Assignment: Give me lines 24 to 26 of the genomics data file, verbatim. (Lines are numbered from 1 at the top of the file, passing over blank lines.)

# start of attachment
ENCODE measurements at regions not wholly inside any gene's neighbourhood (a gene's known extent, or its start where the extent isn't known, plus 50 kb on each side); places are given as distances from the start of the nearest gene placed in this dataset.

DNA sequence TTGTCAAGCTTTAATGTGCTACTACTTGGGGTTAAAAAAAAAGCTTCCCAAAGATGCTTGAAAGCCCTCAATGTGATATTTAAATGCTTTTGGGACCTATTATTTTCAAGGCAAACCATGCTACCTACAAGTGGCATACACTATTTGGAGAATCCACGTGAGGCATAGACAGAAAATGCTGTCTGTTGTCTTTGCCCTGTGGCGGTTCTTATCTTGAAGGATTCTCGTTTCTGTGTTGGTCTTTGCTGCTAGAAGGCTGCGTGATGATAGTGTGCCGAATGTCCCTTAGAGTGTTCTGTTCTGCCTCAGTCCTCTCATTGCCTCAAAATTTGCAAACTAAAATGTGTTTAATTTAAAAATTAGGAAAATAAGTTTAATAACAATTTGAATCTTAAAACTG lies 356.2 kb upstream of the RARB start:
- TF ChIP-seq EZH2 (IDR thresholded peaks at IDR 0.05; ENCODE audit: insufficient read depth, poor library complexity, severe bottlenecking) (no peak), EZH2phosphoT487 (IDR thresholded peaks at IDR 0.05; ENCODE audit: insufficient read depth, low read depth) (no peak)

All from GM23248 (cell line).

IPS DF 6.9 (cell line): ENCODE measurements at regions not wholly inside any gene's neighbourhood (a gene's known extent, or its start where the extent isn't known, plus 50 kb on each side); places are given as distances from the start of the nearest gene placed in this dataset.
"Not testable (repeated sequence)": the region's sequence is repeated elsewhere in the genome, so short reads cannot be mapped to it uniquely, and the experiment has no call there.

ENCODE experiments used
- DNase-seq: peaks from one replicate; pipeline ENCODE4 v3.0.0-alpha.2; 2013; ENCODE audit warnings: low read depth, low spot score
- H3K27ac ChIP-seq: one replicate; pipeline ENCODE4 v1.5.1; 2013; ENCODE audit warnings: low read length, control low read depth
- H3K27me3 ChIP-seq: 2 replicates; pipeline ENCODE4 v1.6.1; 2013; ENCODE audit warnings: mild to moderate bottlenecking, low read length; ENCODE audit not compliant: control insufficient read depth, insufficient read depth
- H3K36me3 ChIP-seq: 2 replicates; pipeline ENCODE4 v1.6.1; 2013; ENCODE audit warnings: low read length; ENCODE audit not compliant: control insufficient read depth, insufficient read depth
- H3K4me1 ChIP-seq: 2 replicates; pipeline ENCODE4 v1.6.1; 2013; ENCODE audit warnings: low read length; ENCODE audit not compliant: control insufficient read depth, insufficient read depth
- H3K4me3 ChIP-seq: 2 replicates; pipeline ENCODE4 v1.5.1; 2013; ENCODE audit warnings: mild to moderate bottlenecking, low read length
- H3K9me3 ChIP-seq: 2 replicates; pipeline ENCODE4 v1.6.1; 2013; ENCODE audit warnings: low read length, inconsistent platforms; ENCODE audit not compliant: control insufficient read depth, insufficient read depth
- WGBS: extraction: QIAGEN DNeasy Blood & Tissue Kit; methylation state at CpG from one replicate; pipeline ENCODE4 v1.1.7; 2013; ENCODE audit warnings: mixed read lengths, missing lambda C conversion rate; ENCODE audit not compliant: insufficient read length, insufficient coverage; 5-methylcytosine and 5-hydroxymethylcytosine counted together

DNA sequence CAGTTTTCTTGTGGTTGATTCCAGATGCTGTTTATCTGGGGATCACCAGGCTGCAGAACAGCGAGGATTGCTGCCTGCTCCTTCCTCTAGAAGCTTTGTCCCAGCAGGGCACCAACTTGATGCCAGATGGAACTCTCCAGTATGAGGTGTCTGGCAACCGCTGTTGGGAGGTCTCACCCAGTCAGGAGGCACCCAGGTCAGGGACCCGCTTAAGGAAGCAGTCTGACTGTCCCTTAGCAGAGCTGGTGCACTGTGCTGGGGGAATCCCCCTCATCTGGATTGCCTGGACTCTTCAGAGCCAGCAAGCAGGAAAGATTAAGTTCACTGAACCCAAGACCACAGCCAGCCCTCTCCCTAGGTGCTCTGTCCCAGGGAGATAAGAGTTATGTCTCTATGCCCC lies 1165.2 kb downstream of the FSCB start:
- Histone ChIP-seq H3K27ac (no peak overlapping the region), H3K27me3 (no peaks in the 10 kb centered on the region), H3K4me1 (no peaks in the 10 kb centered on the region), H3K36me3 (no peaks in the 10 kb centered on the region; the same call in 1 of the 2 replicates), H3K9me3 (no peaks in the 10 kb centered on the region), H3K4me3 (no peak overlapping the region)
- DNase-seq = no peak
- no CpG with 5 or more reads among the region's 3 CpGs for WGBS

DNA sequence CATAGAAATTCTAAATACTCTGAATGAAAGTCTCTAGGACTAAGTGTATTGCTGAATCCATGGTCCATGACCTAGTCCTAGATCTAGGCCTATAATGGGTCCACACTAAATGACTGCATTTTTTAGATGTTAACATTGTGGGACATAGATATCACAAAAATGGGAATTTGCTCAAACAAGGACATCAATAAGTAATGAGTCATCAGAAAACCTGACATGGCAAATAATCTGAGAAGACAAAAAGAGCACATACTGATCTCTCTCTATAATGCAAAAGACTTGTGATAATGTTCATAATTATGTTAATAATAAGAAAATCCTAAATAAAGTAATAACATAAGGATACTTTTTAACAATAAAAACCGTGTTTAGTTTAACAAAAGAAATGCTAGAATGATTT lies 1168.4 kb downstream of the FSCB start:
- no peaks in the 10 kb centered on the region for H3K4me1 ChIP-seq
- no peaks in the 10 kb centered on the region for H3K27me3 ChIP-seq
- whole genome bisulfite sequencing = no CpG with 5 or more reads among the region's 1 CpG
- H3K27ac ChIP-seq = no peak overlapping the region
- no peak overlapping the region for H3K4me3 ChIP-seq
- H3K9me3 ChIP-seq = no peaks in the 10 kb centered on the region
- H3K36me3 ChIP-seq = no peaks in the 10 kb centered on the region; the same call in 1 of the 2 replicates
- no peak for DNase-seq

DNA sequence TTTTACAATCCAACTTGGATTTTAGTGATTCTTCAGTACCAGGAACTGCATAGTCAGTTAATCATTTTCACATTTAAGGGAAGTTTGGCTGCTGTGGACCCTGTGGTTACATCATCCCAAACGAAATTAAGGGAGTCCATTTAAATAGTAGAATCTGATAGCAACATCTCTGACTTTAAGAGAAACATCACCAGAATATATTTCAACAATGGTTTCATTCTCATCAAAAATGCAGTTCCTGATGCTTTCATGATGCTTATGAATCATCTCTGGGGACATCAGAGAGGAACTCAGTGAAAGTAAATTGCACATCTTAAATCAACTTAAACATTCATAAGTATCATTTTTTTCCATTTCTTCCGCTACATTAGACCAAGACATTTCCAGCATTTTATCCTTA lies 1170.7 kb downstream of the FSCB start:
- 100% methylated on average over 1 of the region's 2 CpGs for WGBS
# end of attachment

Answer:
- H3K27ac ChIP-seq = no peak overlapping the region
- no peak overlapping the region for H3K4me3 ChIP-seq
- H3K9me3 ChIP-seq = no peaks in the 10 kb centered on the region